Around two-thirds of all secondary school pupils will learn about the circular economy using resources from the Ellen MacArthur Foundation starting from the new school year in September.
Resources offered by the foundation to teach about reusing and recycling resources in a circular model include materials to be taught in chemistry classes for 14 to 19 year olds. The foundation has also provided materials for design and technology classes and integrated science, technology, engineering and mathematics (STEM) and/or standalone maths, science and technology at age 11 to 14.
Two years after the launch of the scheme, the foundation’s resources are already being used within 1,600 schools across the UK.
Ellen MacArthur told MRW that by this September the foundation’s programmes could be taught in around 2,200 secondary schools.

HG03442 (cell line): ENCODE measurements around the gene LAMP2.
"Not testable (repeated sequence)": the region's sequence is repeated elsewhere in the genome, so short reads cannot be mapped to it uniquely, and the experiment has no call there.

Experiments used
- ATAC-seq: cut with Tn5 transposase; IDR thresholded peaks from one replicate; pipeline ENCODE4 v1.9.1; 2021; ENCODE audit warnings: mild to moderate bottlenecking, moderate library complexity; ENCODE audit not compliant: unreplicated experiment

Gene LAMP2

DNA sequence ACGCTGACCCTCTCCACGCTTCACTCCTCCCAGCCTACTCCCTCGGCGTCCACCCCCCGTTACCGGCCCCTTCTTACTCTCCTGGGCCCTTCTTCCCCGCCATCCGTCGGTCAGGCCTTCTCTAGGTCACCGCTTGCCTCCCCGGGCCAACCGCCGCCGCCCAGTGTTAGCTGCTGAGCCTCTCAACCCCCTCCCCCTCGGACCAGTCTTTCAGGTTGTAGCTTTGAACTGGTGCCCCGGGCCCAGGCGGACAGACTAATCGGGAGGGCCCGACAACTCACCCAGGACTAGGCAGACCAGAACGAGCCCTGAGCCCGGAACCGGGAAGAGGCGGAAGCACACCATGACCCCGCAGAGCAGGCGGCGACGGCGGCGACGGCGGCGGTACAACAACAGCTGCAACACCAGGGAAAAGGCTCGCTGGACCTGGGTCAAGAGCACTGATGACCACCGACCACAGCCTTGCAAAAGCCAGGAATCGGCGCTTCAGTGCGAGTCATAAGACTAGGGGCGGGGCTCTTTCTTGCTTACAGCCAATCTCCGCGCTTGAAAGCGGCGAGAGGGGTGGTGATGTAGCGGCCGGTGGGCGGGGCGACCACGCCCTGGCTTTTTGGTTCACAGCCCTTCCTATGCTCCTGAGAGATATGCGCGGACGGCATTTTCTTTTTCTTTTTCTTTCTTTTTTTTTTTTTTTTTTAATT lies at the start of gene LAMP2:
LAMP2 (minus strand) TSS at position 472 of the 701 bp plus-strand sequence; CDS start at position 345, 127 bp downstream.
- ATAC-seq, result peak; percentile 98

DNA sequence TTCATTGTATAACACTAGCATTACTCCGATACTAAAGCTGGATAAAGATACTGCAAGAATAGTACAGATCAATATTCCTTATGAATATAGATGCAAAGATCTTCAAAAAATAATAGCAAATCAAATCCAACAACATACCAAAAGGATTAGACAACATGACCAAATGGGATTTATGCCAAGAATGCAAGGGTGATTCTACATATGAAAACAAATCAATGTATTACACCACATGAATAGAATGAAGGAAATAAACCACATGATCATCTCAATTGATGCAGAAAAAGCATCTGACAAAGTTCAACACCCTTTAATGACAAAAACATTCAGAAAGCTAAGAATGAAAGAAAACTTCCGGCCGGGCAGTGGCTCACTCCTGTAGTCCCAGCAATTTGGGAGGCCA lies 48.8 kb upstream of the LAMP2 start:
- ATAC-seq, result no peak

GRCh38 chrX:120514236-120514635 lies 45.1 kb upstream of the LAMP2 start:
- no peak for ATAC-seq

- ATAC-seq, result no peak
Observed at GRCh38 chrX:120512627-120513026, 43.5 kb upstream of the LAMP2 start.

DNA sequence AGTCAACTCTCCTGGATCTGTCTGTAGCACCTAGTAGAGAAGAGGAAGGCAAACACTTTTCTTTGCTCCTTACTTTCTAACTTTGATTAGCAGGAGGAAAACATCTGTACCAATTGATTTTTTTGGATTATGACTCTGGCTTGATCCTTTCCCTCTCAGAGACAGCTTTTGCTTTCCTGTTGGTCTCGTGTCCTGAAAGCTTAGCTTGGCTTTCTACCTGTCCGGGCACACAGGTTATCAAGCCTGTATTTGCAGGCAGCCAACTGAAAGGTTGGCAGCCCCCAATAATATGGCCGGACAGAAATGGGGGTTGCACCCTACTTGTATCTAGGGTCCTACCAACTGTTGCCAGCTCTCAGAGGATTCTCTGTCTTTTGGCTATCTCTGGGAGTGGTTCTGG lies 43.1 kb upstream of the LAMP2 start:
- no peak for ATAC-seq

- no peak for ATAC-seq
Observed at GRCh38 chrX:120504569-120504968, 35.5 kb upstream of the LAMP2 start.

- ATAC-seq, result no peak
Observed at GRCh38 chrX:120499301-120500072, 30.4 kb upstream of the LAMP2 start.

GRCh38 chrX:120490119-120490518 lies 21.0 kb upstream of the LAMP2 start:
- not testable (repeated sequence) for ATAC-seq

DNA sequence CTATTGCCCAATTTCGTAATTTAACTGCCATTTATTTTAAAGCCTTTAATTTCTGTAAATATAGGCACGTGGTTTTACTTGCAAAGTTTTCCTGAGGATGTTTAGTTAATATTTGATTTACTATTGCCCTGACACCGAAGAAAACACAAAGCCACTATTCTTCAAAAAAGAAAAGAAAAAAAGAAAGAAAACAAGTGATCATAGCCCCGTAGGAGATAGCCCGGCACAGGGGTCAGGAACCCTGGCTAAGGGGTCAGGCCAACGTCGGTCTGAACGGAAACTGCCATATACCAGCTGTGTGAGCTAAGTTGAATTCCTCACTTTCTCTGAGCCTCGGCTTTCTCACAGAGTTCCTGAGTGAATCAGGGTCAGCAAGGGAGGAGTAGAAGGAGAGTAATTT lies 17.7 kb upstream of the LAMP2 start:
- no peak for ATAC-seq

“We work with education so that young people can see that there is different way of looking at the economy - and that they could play a future role in marketing, reverse logistics, design, material science,” MacArthur (left) said.
She added that the foundation works with universities worldwide and highlighted the launch of a higher education level programme, due next week (7 March).
The sustainability campaigner and sailor also spoke to MRW about European resource efficiency policy, energy from waste and rethinking business models to transition towards a circular economy.
- To read MRW’s Big Interview with Ellen MacArthur read this week’s issue (1 March) of MRW magazine, or check back online from the same date.
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